Unlike sequential games, where players learn about the moves made by their opponents, in simultaneous games, players must anticipate their opponents' choices while selecting their own strategies.

This, in turn, makes it difficult for dominant strategies to play out, if you cannot map out all scenarios like you can in a simple scenario like the Prisoner's Dilemma.

The Prisoner's Dilemma is a simultaneous game where confessing is a dominant strategy and also leads to a Nash Equilibrium. So it's possible to identify dominant strategies even in simultaneous games, if they exist, provided you can map out the entire universe of decisions and payoffs within the game.

But more complex and multifaceted simultaneous games breed uncertainty, which is the mainstay of most gameplay in the real world.

Dynamic Games

These games combine elements of both sequential and simultaneous actions. Players might react to others' actions, but there could also be simultaneous moves happening at different stages of the game.

Consider a political campaign. Parties react to each other’s policies (sequential), but they also make strategic decisions like funding allocation simultaneously without knowing the others’ exact plans.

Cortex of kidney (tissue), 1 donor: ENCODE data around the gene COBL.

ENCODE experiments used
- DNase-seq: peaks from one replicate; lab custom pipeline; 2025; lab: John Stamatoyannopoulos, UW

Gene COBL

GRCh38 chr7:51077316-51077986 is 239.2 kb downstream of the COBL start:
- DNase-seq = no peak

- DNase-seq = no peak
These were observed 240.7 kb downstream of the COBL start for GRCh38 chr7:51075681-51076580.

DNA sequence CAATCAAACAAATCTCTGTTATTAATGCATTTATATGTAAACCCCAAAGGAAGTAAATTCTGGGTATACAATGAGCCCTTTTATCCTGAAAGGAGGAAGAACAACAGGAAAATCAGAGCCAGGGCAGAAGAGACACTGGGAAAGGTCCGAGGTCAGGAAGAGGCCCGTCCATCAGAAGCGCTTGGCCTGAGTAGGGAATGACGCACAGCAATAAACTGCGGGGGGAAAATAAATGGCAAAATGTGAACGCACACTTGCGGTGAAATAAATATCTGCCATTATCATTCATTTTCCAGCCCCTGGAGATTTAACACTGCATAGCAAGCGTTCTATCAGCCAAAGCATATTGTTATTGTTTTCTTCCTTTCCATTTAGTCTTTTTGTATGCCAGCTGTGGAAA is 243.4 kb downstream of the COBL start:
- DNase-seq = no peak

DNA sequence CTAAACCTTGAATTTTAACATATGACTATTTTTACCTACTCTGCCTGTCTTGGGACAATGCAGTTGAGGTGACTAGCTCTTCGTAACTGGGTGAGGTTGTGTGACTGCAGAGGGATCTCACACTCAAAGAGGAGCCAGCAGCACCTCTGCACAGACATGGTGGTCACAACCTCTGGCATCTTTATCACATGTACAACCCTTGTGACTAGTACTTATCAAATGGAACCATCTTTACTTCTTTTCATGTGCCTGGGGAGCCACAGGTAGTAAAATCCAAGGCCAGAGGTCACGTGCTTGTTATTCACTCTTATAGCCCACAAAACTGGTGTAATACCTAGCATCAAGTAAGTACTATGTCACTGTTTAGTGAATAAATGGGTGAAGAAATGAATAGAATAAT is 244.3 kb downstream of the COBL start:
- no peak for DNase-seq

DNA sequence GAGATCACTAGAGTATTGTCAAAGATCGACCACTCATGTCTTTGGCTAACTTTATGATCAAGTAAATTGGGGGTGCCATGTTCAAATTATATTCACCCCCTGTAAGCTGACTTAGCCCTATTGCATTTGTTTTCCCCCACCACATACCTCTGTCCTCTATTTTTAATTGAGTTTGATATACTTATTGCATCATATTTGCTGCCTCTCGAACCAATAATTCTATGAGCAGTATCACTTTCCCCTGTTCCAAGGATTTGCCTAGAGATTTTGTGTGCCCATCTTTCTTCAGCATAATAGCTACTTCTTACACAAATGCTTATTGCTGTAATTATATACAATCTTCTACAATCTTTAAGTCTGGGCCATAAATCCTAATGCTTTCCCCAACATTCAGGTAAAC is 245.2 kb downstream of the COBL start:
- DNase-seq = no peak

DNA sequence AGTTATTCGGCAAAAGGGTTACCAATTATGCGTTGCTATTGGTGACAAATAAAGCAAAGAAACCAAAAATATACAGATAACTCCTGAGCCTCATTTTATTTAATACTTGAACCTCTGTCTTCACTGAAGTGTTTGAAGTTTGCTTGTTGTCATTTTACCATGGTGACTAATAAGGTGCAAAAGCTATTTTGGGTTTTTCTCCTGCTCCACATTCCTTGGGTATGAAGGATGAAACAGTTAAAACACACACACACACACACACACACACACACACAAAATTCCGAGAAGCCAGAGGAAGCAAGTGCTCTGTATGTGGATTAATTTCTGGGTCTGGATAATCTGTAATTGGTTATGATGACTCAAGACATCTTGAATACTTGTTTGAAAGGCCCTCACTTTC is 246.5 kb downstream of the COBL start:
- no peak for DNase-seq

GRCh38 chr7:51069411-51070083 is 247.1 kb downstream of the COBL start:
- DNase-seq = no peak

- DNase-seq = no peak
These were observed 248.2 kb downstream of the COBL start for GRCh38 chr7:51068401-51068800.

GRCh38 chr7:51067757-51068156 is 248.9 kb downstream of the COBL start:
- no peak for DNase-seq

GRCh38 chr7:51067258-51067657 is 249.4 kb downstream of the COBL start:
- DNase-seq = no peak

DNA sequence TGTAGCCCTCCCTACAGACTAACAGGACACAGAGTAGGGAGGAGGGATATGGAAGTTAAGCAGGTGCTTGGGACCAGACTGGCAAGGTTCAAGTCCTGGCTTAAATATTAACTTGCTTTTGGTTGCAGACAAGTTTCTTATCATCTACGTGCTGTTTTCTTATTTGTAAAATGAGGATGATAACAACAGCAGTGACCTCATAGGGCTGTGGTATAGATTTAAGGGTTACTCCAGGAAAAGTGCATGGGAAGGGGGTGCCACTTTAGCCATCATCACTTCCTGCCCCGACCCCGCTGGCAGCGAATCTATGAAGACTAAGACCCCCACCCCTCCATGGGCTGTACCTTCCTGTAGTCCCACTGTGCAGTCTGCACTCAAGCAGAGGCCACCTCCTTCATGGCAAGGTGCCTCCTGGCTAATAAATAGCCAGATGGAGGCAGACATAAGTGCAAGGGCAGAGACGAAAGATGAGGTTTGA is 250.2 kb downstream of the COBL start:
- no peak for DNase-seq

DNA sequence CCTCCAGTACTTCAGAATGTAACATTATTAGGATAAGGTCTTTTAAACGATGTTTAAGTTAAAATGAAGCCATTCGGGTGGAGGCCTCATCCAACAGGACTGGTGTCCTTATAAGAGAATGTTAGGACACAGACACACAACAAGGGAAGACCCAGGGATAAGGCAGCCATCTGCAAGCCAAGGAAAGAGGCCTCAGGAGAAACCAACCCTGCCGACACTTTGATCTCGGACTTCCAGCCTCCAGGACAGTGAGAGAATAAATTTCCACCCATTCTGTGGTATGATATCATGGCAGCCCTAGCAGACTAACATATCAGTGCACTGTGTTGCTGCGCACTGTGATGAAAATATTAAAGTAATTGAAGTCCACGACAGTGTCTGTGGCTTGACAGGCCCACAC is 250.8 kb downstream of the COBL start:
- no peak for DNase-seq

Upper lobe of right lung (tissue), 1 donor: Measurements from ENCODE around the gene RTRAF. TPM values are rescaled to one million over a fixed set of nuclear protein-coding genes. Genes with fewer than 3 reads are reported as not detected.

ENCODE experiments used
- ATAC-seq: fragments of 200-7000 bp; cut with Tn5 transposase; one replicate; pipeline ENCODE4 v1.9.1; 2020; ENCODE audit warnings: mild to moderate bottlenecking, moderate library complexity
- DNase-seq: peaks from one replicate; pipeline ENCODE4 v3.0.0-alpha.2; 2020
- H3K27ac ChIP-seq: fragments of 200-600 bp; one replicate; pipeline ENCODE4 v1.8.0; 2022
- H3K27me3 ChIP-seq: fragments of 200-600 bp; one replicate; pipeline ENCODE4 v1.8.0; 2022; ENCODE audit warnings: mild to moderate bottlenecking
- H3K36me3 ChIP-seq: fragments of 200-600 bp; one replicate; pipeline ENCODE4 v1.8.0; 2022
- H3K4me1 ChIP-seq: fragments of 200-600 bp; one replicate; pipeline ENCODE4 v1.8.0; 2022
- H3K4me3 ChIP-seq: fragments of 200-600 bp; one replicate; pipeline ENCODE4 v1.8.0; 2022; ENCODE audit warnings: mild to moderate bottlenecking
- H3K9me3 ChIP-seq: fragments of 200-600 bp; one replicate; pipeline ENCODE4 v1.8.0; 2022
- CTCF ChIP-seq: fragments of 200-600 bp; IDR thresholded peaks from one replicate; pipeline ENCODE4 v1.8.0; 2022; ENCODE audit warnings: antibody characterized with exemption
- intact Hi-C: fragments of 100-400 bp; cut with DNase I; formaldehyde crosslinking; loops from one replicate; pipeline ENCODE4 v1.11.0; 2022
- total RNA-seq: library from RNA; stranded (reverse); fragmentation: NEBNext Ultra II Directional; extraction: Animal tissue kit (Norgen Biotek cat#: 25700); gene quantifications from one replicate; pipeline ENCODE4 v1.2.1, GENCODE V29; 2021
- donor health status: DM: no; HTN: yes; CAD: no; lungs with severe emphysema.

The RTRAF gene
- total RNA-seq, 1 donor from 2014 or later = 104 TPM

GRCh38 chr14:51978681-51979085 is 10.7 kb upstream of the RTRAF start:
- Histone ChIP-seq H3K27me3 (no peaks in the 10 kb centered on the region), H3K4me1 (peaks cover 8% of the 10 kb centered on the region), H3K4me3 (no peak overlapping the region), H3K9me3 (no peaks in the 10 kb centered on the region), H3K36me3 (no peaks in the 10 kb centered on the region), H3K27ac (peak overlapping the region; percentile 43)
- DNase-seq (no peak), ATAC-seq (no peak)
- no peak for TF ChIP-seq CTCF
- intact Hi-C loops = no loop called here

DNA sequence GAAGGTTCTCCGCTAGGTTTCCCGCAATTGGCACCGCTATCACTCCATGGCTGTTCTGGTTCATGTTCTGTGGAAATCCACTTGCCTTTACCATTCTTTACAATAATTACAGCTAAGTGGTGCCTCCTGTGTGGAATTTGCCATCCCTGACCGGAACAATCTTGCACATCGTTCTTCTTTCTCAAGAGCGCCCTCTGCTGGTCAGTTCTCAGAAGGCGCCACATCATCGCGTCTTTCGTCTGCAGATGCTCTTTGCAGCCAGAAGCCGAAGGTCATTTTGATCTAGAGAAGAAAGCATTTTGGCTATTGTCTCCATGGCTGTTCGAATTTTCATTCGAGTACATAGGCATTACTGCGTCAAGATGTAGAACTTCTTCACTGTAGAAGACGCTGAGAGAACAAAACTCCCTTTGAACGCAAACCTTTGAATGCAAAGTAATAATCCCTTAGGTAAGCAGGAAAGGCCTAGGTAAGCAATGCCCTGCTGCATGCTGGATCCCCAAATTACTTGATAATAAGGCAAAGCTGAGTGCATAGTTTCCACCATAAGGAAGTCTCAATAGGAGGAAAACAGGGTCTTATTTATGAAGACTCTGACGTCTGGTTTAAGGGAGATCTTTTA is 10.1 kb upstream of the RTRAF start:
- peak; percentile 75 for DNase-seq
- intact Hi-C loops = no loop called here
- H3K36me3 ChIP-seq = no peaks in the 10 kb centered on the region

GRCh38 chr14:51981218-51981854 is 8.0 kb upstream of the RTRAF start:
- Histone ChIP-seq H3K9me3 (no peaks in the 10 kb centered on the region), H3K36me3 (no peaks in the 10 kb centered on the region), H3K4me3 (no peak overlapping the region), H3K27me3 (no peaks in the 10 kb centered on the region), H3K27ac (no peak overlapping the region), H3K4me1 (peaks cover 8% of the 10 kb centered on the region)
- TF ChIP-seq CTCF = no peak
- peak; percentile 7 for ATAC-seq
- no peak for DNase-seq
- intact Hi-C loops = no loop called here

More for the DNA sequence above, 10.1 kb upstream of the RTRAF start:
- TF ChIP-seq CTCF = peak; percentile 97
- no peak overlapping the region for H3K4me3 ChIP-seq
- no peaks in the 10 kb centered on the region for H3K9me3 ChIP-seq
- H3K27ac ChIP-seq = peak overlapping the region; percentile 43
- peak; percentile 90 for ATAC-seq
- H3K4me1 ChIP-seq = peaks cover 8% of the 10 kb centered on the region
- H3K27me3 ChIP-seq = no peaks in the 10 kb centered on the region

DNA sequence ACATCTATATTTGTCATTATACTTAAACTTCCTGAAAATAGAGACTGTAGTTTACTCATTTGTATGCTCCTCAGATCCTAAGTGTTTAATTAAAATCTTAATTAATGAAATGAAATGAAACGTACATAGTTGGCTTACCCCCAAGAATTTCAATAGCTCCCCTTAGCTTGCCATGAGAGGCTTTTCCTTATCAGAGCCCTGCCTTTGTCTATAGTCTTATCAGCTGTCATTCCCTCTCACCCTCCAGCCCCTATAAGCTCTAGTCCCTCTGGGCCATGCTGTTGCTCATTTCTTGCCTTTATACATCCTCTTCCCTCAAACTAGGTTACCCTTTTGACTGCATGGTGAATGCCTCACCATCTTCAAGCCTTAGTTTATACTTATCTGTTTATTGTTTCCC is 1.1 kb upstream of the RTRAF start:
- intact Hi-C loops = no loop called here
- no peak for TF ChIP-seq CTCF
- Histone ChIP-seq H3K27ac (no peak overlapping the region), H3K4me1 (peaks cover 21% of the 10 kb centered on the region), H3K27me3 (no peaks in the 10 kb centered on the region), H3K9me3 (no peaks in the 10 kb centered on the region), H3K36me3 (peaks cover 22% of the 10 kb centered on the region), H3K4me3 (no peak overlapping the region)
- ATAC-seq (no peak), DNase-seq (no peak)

Or say, a soccer match. Teams react to goals scored and adjust strategies (sequential), but within the game, players are often making moves concurrently, unaware of the precise moves opposing players will make at that moment.

But say you're in the FIFA World Cup playoffs and you know that you're in extra-time and lagging behind your competition by one goal. Losing would mean getting kicked out of the World Cup. Scoring that goal would mean going to extra time or penalties and having the opportunity to score over your opponents.

So, what do you do?

You make your goalkeeper a part of the scoring team and invite him in the six-yard area to receive a corner kick. The worst downside to that is the opposition scoring one more goal in the counter-attack. But you were already going to lose, so it doesn't make the downside any worse for you. The upside, however, is potentially going on to lift the World Cup.

So, the strictly dominant strategy in this situation is to make your goalkeeper a part of the striking unit, and that is what you see every team do in this situation.

I hope you can see how contextual dominant strategies can be, according to the game and the stage of the gameplay.

And because most of the business world, your professional and personal life is a sequence of simultaneous games, devising an overarching dominant strategy may be a futile pursuit in the long run.

But that isn't to say that dominant plays do not exist.